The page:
"Irrespective of who will or who will not be held liable for this incident," said Steiner, "it is the people of one of the world's poorest countries who have already paid dearly for this irresponsible act of hazardous waste dumping, who are now being forced to actually pay the bill for removal and cleanup operations."

According to authorities with the Ivory Coast government, the waste was sent to Abidjan by the Dutch commodities trading firm Trafigura Beheer from a gasoline tanker.

Some 400 metric tons of the waste was dumped in at least eight sites in the densely populated city.

Fumes from the oily waste, in particular hydrogen sulfide, is what is believed to have killed and sickened residents. The Ivory Coast Prime Minister Charles Konan Banny dissolved his cabinet in the wake of the scandal.

The trading firm has denied any wrongdoing and blamed a company in the Ivory Coast for mishandling the toxic waste

On November 6, Trafigura appointed Lord Fraser of Carmyllie QC, a Scottish attorney, to chair an inquiry into the circumstances surrounding the use of the company's chartered vessel the Probo Koala in June, July and August, including events in the Ivory Coast following the discharge of waste products.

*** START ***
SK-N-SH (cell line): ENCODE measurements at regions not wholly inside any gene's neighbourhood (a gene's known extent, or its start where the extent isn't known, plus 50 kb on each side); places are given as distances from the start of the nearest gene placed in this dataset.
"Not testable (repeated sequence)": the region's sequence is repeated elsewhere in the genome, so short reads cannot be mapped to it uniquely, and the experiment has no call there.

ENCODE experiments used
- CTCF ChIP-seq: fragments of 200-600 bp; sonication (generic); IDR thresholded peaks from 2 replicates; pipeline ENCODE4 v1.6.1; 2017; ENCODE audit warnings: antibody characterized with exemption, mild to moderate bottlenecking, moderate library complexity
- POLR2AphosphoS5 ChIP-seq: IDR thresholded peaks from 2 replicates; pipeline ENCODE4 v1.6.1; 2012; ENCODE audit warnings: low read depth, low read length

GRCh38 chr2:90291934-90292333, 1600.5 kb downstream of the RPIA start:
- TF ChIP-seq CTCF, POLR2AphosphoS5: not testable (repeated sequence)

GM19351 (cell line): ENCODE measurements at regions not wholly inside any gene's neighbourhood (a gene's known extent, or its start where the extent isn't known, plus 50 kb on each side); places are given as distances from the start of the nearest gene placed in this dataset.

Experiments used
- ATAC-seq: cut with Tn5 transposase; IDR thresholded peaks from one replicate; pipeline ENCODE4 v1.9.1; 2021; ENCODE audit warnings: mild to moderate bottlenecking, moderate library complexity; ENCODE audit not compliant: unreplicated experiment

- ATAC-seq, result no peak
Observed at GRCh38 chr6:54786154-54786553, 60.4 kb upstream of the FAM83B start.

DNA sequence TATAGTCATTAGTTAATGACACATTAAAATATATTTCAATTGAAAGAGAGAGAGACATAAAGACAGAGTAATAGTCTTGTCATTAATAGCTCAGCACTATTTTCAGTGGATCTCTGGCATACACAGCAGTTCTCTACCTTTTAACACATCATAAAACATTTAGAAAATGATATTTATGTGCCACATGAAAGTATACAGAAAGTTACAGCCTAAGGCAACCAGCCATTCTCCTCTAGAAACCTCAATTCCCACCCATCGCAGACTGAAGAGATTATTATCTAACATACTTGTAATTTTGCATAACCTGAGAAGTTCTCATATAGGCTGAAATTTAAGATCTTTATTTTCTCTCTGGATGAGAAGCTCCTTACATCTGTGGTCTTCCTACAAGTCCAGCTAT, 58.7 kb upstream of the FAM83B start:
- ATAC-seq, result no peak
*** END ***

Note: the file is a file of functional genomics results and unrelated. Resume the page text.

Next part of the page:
Lord Fraser's inquiry will also investigate the organization and operating procedures of the company and consider port facilities and practices relating to the collection, transport and safe disposal of waste products associated with maritime and oil trading companies. The inquiry will also consider existing legislation and international conventions.

Trafigura's position is that the Probo Koala did not carry a cargo of toxic waste to West Africa. It carried a commercial cargo of 36,000 cubic meters of gasoline in normal trading from Estonia to Nigeria.

Following the delivery of the gasoline cargo to Nigeria, the Probo Koala offloaded 528 cubic metres of "chemical slops," consisting of spent caustic soda, gasoline residues and water, for commercial disposal in the Ivory Coast.

The chemical slops were the result of normal maritime gasoline trade operations during June and July 2006 and were, as is usual, held in separate waste tanks aboard the ship, the company says.

The ship's master and Trafigura's operational staff did not offload the slops in Nigeria, the company says, because of concerns that they would not be correctly disposed of by either of two companies who applied for the task.